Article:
• R explained that the subsequent references were likely to be determined by preliminary issue so Chubb would not benefit from being a common party to these arbitrations and, if they were not so resolved, R had offered to resign from them.
  • R had not received any secret financial benefit.
  • It could not be inferred from R’s conduct, that he bore any unconscious ill will as a result of Halliburton’s challenge.

Observations

The Supreme Court’s judgment makes clear that, while the test for arbitrator impartiality in London-seated arbitrations is objective, the English courts must also consider the particular characteristics of arbitral dispute resolution when considering allegations of apparent bias.

It is also now clear that, in some cases, an arbitrator’s acceptance of appointments in multiple references with overlapping subject matter and one common party might give rise to a real possibility of apparent bias. Whether it does so will be fact-specific and depend on the arbitration clause and the relevant arbitral customs and practices.

The judgment reaffirms the Court of Appeal’s finding that an arbitrator has a legal duty of disclosure in London-seated arbitrations. This is likely to promote greater transparency and is consistent with best practice (for example, under the IBA Guidelines). It is also likely to promote arbitrator impartiality since an arbitrator’s non-disclosure will now carry more weight as a factor the English courts must consider when assessing whether there are justifiable doubts as to an arbitrator’s impartiality, justifying their removal. It remains to be seen whether elevating disclosure to a legal obligation will increase challenges to arbitral appointments and awards, and potentially give rise to personal claims against arbitrators, although Lord Hodge doubted this outcome.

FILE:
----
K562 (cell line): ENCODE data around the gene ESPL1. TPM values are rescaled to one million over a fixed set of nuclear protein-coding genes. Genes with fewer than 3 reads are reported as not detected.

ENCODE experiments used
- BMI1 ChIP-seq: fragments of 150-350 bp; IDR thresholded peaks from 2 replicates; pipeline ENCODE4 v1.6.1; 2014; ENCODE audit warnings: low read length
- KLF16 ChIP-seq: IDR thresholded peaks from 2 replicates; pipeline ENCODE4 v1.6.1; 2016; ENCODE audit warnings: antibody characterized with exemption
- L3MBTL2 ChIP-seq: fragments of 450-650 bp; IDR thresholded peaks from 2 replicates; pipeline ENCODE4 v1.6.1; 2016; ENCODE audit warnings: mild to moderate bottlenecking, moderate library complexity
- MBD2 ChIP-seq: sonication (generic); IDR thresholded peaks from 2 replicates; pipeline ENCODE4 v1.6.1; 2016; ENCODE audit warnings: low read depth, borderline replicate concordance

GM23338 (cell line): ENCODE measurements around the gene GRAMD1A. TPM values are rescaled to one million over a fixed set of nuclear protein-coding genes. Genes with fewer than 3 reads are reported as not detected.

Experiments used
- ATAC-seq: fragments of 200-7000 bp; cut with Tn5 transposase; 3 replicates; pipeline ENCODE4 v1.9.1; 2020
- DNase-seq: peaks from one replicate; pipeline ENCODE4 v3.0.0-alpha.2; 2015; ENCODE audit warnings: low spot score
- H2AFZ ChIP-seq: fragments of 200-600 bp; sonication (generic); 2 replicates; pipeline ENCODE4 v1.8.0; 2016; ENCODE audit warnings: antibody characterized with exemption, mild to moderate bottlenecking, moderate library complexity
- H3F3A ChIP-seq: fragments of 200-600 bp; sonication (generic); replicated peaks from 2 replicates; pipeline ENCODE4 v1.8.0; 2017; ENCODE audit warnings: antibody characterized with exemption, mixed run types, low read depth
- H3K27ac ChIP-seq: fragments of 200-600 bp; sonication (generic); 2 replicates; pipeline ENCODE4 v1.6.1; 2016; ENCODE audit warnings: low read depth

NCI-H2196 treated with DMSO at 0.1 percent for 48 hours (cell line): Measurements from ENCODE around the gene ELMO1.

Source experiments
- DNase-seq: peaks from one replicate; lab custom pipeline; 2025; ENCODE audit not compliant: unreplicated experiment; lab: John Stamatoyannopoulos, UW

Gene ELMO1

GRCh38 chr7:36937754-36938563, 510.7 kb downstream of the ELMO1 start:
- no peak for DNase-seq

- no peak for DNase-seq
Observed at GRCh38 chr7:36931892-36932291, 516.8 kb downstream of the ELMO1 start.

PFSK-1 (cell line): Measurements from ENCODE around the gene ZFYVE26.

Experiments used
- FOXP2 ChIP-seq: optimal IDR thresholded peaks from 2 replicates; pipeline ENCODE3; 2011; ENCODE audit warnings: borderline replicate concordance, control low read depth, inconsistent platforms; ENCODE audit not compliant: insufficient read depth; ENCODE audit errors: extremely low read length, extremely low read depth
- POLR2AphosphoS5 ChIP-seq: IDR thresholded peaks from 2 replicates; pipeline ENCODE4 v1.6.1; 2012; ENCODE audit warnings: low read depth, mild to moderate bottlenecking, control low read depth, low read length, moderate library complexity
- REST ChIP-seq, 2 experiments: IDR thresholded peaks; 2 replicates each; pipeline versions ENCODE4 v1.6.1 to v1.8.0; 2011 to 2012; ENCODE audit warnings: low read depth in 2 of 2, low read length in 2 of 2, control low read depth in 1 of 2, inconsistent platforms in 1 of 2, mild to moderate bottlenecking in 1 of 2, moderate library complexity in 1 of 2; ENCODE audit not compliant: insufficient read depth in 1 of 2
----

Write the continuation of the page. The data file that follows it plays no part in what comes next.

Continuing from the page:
The fact that the Supreme Court has resisted a “one size fits all” approach upholds party autonomy and reflects differing arbitral practices. However, as foreshadowed by Lord Hodge, we may now see arbitral institutions expressly clarifying the duty of disclosure in their rules and guidance, rather than relying on proof of a general custom and practice. Additionally, in ad hoc arbitrations, we may expect that arbitrators’ terms of engagement will now include a waiver of confidentiality to enable them to disclose their appointment in subsequent arbitrations, to the extent necessary to comply with the legal duty of disclosure.

The Supreme Court also recognised the importance of English law upholding arbitrators’ duties of fairness and impartiality so as to maintain London’s reputation as an arbitral seat. Lord Hodge stated that a legal duty of disclosure “underpins the integrity of English-seated arbitrations”. He also considered that, notwithstanding the differing perspectives on the role of the party-appointed arbitrator in the wider field of arbitration, “a party appointed arbitrator in English law is expected to come up to precisely the same high standards of fairness and impartiality as the person chairing the tribunal”.